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NFL limelight: 'Process rule,' Peyton Manning on the way out?

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The best weekend in sports -- Divisional Round Weekend -- more than lived up to the hype.

But the tremendous weekend raised some tremendous questions -- more specifically, I found myself pondering potential finality on a number of fronts. You know, "Is this the end?" type o' thinking. With that in mind, here are nine hot topics, built around a simple concept:

HAVE WE SEEN THE LAST OF ...

1) ... the 'process rule'?

I think Dez Bryant caught the ball. I thought it was a catch live. And I still thought it was a catch after seeing the replay a million times (approximately). I believe Bryant made an amazing grab and then made "a football move" reaching for the goal line.

For the record, I'm still convinced Calvin Johnson scored, too.

NFL vice president of officiating Dean Blandino provided his immediate reaction on Twitter:

I hear that explanation. And I read lead official Gene Steratore's postgame reasoning. But here's the simple truth:

I just cannot process the process rule.

Dez Bryant, in my mind, caught the football. That's what I saw with my own two eyes: a catch.

Is this rule going to be closely examined, picked apart and adjusted this offseason? I sure hope so. It has to be changed. It erased what could have been one of the most memorable playoff catches in recent memory.

2) ... Peyton Manning and/or John Fox in Denver?

I'm glad I broached the topic of Peyton's legacy before this latest playoff defeat. Manning looked awful, with no zip on his fastball, no accuracy on deep throws. It wasn't quite Willie Mays stumbling in the outfield as a Met, but the comparison isn't far off. Manning was awful in his ninth one-and-done playoff exit, dropping his postseason record to 11-13.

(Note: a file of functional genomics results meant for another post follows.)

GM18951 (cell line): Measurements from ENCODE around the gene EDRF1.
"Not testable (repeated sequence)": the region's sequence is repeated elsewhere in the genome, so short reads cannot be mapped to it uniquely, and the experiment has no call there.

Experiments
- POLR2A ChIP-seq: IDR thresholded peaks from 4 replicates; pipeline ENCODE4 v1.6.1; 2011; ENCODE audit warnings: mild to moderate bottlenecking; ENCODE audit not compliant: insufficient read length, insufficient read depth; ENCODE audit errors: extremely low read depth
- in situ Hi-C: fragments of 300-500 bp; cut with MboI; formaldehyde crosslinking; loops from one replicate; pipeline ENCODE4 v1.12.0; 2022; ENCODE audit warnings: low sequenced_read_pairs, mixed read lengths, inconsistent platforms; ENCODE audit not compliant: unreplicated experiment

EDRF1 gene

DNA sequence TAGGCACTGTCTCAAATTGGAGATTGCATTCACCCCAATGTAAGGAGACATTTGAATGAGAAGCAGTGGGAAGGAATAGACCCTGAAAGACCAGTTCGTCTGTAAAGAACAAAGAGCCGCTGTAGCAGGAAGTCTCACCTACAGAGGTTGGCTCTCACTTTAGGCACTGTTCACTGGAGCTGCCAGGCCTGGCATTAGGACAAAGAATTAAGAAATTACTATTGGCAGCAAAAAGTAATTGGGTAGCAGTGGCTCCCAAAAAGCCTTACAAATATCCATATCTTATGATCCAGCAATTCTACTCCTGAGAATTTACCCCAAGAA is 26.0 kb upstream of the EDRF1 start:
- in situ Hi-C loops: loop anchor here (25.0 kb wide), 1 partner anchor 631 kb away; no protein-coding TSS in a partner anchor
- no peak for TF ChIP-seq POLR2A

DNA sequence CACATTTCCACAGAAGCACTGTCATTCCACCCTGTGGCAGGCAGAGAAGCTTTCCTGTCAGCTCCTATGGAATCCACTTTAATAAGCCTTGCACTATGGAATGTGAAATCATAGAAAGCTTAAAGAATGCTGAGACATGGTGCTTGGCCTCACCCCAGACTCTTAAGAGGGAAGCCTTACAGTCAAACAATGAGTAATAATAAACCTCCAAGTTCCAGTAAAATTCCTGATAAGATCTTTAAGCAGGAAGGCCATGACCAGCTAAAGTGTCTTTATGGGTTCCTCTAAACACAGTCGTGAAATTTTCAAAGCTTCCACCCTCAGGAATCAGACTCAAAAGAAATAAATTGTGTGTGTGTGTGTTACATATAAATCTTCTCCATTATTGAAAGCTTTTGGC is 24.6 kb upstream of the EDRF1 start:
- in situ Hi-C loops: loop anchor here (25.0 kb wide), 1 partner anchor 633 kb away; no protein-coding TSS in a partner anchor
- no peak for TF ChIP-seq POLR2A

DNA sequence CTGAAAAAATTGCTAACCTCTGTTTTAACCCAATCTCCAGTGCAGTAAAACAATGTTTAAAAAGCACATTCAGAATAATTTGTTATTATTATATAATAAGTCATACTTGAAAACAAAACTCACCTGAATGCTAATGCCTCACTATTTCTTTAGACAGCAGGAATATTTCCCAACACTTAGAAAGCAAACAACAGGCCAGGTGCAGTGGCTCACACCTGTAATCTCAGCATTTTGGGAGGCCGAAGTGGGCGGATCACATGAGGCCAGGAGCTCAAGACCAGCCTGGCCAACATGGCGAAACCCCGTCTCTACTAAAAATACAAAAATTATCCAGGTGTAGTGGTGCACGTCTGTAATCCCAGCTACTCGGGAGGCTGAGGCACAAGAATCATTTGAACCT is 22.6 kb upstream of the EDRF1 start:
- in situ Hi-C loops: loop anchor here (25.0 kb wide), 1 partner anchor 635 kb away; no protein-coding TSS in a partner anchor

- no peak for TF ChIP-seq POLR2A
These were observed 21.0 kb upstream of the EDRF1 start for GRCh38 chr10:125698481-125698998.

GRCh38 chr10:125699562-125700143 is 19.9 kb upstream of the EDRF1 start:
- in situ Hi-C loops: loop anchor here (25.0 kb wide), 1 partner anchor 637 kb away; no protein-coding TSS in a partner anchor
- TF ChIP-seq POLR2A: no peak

Manning wouldn't commit to playing in 2015 after the game. That's pretty significant. And I don't blame him. Manning clearly wasn't right down the stretch this season. I think there's a very realistic chance he decides to hang 'em up. And if he comes back, I think there could be major changes in Denver. Could John Fox, whose Broncos have been upset at home in their playoff opener two of the last three seasons, be in trouble? Will John Elway let offensive coordinator Adam Gase leave the building? Is Gase the head coach to get Denver over the hump? (UPDATE: Fox and the Broncos have parted ways, NFL Media's Jeff Darlington and NFL Media insider Ian Rapoport reported Monday.)

It feels like change is in the Mile High air -- and it should be.

3) ... the incumbent class of elite quarterbacks?

You shouldn't be surprised that the Patriots, Seahawks, Packers and Colts are left standing. After all, they are led by the four best quarterbacks in the NFL. Yes, you read that correctly.

For many years, the widely accepted elite class of quarterbacks has included Aaron Rodgers, Tom Brady, Peyton Manning and Drew Brees. Well, those last two names are out, while Andrew Luck and Russell Wilson are in.

Yup, there's been a partial changing of the guard, with Luck and Wilson joining Rodgers and Brady as the cream of the quarterbacking crop. And no, I'm not overreacting in the moment -- these will be the four best signal-callers in football next year, too.

Back in early September, I said, "by the end of the year, you will lump Luck in with the elite of the elite." He carried the Colts throughout this season, leading the NFL in touchdown passes, despite being supported by a lackluster running game and en erratic offensive line. On Sunday, he guided Indy to a stirring road win over Manning and the Broncos, making a series of "wow" plays (with the help of that much-maligned O-line, it must be mentioned). News flash: This guy is special. And Mr. Wilson ain't too shabby, either, with his eyes on the ultimate prize -- the Lombardi Trophy -- for a second consecutive season. Carolina's defense had been rolling entering the Divisional Round, but the Panthers had no answer for No. 3 on Saturday night. How does 15 for 22 for 268 yards and three touchdowns sound? A 149.2 QB rating? Yeah, this dude's also elite.

4) ... Tony Romo hate?

If you are still spewing that lazy and tired narrative about Romo being a choke artist, I feel sorry for you. It was wrong when he was executing numerous fourth-quarter comebacks over the years, picking up the structurally flawed Cowboys, and it's certainly wrong now. If the Bryant play was ruled a catch, we could be having a totally different conversation about Romo's Cowboys today.